2 –  Be conscious of how you tend to feel before, during, and after upsetting events. How does your body feel? What kinds of thoughts do you think? For instance, when I’m angry I usually feel a heavy stomach, heat on the back of my neck, tense shoulders, and clenched teeth. I think things like “here we go again” and “you better not mess with me.” When I notice myself starting to feel these sensations and think those thoughts, I know an angry reaction is likely unless I can shift to my planned response or give myself time to cool off.

3 – Try to notice patterns, not just in the “trigger moment” but before it happens, too. For instance, I am 2.7 million times more likely to react in anger if I’m tired or hungry. So I make an effort to get a good night’s sleep before teaching and to eat healthy snacks throughout the day.

4 – Practice positive self-talk before, during, and after upsetting events. Be gentle and forgiving with yourself. Remind yourself that you are learning, growing, and getting better.

Even those of us who aren’t super patient can learn to respond instead of react. It’s not easy, and it won’t happen overnight. But it’s totally worth it.

Now go create a great day for yourself and your students!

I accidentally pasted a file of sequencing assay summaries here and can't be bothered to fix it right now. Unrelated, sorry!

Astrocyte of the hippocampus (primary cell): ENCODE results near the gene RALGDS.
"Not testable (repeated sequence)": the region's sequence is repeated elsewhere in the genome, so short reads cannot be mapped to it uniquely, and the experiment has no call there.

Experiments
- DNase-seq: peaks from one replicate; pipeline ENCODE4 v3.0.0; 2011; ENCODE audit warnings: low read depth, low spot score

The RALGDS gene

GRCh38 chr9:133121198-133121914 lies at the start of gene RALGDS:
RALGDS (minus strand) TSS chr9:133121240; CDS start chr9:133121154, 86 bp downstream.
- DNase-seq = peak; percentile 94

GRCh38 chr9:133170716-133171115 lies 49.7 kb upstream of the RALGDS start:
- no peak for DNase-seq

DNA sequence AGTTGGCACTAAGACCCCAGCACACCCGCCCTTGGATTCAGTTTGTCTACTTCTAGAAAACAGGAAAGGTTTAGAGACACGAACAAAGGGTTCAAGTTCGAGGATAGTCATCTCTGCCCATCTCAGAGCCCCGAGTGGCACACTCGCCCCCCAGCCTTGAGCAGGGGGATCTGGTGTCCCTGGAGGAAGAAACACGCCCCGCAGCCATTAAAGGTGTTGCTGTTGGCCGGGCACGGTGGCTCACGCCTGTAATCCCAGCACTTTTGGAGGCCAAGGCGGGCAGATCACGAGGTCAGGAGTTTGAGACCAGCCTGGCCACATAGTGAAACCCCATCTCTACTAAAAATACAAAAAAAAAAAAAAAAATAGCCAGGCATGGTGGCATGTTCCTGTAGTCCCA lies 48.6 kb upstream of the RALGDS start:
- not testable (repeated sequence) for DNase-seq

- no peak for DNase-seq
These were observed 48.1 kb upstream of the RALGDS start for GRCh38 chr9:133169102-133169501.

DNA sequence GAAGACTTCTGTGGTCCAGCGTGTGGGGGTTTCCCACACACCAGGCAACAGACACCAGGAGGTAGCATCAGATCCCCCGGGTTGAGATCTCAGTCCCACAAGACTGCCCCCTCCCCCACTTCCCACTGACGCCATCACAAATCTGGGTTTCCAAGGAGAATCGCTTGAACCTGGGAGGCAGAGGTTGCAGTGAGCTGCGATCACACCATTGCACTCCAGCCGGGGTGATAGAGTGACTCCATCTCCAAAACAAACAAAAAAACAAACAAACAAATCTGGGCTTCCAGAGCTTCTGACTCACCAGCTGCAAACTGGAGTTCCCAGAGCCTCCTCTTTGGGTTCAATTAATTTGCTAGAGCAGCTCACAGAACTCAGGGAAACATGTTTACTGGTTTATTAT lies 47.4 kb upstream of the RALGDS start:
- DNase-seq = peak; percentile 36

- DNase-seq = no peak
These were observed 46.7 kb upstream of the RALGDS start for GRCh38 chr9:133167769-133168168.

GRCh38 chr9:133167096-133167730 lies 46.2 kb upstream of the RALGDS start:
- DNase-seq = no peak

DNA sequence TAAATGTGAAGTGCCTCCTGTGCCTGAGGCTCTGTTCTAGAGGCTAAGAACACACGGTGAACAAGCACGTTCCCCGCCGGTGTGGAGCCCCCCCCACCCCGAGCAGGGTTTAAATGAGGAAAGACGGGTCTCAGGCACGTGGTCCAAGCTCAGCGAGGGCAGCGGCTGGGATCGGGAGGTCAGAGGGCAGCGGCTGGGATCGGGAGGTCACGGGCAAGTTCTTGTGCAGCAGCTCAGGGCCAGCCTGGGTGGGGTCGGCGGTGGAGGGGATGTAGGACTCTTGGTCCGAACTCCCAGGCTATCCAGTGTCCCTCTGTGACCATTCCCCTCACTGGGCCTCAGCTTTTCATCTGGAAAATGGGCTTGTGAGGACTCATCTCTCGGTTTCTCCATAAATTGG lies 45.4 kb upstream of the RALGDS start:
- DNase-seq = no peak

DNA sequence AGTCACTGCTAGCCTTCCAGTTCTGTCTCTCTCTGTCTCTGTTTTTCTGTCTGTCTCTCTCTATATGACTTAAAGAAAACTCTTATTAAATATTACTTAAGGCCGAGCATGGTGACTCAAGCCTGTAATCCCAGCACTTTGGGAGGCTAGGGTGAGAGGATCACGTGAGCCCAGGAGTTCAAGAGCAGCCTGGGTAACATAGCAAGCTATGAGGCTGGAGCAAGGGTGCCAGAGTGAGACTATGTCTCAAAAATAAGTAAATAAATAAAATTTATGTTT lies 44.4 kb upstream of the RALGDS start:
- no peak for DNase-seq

Katrina Ayres, Positive Teaching Strategies

Additional Awesome Teacher Nation Resources

Books

  • Create a Great Day for Yourself and Your Students
  • 5-Minute Classroom Management Hints
  • The Take-Charge Teacher
  • All The Ways I Screwed Up My First Year of Teaching
  • The Classroom Teacher’s Coloring Book
  • The Classroom Teacher’s Coloring Book, Volume 2

VideosAwesome Teacher Nation TV videos, including:

  • Why Threats and Punishments Don’t Work
  • Saving Time on Paperwork and Grading
  • 7 Strategies to Deal With the Pencil Sharpener
  • What’s the BEST Classroom Management Strategy?

Online Courses

  • Taming the Chaos: How to Create and Effective Classroom Routine
  • Making Money as an In-Demand Substitute Teacher
  • A Day in the Life of a Substitute Teacher
  • The Substitute Teacher’s Troubleshooting Guide

Gain Instant Access to the Awesome Teacher Nation Resources Library

With Solutions for Administrators, Classroom Teachers, New Teachers, Substitute Teachers, and more